Can the conflict in Afghanistan be resolved politically, or must the war continue until one of the parties has won? The conflict in Afghanistan is now the world’s deadliest. The United States and the Taliban negotiated a peace agreement that never got signed. The recent exchange of prisoners may signal a restart of talks. Afghanistan is in desperate need of political solutions, but the path to peace is going to be winded and fraught with dilemmas.
The question of what constitutes the “good citizen” has received renewed interest in Western Europe in connection with increasing pressure on the welfare state, concerns over migration-related diversity, and growing anxiety about a crisis of democracy. In a recently published article, ‘The “good citizen”: asserting and contesting norms of participation and belonging in Oslo’, we draw on data from fifty in-depth interviews and six focus group discussions with residents of Oslo to study the impact of the normative public debate on citizenship on everyday perceptions of good citizenship.
While localization is high on the agenda for humanitarian actors, at present, humanitarian governance does not support the localization agenda. To understand better why, we explore three issues underpinning humanitarian governance: the problem construction, consolidation and growth of the sector, and the sorting of civilians. We conclude that the localization agenda is important, but for it to succeed a fundamental change of the humanitarian system is needed.
Children are becoming the objects of a multitude of monitoring devices—what are the possible negative ramifications in low resource contexts and fragile settings?
The Norwegian Labour and Welfare Service, NAV, has been simultaneously complying with and breaking EEA rules. During 2015 and 2016, I gained detailed insight into how individual bureaucrats were handling exports of sickness benefits. I also heard stories about rules being applied inconsistently.
A major social security scandal is currently unfolding in Norway. It is primarily a tragedy for the people who are affected, but also for the trust-based Norwegian welfare system. There are clear signs of a systemic failure, and many people are asking: How could this happen?
I’ve spent the past four years researching how NAV deals with users who live in more than one country. These users – known in the jargon as ‘transnationals’ – include people who export benefits out of Norway, as is the case with the victims of the social security scandal.
Following hours of conversations with case handlers working throughout what is known in NAV as the “international branch”, the scandal that is currently unfolding comes as no surprise.
I could not have envisaged the scale of the problem, but the fact that defects in the system resulted in inconsistent, unsatisfactory and erroneous case-handling corresponds well with my impression of the state of affairs.Read More
My paper on stockpiling, published in Security Dialogue, began with party conversations. When I told people that I work on catastrophe preparedness, the conversation inevitably shifted towards stockpiling. Concerned friends would ask how much food, water, and candles you have to store to be safe during an emergency. The gentrification critic would remark that we… Read more »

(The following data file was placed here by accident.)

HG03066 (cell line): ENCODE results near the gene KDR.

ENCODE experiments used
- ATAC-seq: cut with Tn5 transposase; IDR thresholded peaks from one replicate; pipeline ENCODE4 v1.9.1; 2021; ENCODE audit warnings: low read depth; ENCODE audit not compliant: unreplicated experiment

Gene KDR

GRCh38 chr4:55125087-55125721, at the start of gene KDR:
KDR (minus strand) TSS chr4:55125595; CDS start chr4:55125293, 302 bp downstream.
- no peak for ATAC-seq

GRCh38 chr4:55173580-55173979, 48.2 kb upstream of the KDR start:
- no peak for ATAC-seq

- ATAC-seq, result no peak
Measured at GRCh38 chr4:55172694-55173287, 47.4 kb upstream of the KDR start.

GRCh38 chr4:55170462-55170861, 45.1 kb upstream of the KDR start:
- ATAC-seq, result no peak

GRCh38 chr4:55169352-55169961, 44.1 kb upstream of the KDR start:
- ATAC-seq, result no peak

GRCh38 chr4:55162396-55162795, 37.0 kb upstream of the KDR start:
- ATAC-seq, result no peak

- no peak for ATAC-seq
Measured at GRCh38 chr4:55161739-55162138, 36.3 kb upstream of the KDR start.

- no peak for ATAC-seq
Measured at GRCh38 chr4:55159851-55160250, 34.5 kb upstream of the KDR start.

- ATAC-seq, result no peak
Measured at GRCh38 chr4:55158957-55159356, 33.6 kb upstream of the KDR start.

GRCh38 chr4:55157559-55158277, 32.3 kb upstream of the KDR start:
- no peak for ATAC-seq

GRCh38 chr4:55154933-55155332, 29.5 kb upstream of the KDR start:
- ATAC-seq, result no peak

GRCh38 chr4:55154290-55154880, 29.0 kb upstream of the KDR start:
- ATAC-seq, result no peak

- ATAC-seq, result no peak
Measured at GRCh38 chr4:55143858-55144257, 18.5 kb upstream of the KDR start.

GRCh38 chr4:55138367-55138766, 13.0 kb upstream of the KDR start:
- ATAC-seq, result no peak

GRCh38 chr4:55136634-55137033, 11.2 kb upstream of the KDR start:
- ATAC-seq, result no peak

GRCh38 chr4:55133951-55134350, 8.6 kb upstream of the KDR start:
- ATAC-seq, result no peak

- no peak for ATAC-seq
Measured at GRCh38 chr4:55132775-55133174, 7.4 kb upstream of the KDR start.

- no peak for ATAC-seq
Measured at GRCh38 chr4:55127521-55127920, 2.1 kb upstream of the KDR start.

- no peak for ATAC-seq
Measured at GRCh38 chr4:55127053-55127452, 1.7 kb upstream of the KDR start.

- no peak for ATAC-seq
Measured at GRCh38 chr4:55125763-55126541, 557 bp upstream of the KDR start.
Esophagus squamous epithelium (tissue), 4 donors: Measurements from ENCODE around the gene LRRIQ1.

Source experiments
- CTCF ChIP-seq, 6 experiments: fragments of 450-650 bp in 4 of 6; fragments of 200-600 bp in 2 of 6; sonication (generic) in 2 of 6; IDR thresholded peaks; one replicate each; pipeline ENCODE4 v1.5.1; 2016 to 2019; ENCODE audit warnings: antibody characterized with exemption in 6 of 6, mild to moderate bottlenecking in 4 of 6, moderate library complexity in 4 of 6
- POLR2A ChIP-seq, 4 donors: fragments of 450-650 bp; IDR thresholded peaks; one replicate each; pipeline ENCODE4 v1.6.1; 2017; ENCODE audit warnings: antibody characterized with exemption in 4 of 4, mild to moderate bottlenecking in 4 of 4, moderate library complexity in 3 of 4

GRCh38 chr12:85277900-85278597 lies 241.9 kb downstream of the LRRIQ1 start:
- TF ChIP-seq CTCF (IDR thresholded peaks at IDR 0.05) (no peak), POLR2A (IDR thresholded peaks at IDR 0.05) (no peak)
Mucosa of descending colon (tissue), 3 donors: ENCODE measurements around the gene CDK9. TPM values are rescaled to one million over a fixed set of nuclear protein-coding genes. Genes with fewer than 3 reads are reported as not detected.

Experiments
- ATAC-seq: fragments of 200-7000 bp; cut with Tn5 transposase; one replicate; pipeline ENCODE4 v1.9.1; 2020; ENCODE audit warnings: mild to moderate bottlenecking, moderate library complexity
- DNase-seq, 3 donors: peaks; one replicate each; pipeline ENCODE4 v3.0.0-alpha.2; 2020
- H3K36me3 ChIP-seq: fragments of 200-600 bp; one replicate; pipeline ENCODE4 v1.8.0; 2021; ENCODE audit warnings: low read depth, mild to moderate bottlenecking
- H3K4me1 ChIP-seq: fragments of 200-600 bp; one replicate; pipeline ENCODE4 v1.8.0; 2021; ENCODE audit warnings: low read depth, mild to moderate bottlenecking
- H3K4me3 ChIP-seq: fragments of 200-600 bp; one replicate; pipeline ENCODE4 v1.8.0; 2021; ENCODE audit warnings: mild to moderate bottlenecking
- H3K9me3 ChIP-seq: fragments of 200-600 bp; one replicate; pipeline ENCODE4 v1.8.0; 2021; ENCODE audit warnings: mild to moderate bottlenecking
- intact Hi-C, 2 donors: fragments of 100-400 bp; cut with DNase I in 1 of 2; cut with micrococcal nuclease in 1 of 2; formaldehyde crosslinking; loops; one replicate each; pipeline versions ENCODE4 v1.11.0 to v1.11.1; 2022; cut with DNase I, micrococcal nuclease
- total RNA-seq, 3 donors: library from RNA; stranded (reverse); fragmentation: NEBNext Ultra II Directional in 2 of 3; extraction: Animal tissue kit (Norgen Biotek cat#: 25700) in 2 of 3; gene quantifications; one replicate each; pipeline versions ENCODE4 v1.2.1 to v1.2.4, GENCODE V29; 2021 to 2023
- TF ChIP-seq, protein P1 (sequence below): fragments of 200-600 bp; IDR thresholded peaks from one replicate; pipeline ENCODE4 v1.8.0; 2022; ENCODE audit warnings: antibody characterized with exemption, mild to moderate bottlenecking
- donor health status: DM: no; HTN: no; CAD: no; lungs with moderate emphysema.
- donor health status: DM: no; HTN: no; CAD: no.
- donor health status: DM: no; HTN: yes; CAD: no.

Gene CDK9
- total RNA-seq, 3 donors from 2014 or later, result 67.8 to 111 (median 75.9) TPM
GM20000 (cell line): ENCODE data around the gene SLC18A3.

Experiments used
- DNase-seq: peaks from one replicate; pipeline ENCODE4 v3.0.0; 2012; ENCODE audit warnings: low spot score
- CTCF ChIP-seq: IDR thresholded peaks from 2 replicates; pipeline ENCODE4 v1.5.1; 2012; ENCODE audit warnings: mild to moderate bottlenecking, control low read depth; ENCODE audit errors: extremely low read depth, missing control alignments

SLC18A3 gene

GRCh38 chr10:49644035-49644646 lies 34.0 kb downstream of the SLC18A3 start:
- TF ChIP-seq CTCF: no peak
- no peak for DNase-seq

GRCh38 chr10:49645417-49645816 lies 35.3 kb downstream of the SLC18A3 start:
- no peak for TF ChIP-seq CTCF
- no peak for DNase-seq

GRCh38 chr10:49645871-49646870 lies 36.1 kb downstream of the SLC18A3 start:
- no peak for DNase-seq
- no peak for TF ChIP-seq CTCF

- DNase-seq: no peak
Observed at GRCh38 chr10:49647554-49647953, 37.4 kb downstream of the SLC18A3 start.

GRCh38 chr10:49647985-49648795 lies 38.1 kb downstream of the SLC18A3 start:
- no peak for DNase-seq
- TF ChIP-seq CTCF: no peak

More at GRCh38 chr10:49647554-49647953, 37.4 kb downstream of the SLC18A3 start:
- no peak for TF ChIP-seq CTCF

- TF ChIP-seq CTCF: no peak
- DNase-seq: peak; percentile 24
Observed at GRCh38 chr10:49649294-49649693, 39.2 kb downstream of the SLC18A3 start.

Who are we accountable to when doing research on migration and mobility? Many scholars, ourselves included, do research with – rather than about – refugees and other migrants, or indeed communities and individuals in origin or destination country. But to whom are we accountable? And what can and should accountability entail in practice, in research ethical terms?
On October 23, 2019, 39 bodies were found inside a refrigerator lorry on an industrial estate in Essex. The vehicle was registered in Varna, Bulgaria, had entered the UK four days before and was driven by a man from Northern-Ireland. The victims – 38 adults and a teenager – were identified as Vietnamese. This incident is just the latest example of vehicle-induced migrant mass fatalities.
Asbjørn Eide, interviewed by Helge Øystein Pharo
Former PRIO Director Asbjørn Eide was only seven years old when he experienced war at first hand. In a surprise attack on the morning of 9 April 1940, the Germans began to invade Norway. As a result, Norwegian forces in the Bergen area retreated eastwards towards Voss. At Bulken, the Germans were temporarily halted. They retaliated by firebombing Vossevangen. Within a few days, the Eide family found the situation so precarious that they left for Eksingedalen, somewhat west of Voss. After two days of walking through deep snow, they reached the family farm. In retrospect, Asbjørn Eide muses that his interest in the causes of conflict and how they may be prevented can probably be traced back to that harrowing experience of April 1940.
According to an influential conception, humanitarian governance entails ‘the increasingly organized and internationalized attempt to save the lives, enhance the welfare, and reduce the suffering of the world’s most vulnerable populations.’ The actors involved in humanitarian governance include affected populations, civil society, host governments, the military, the private sector, international organisations and NGOs, and donors. Much of this governance is associated with the intended as well as the unintended consequences of humanitarian action.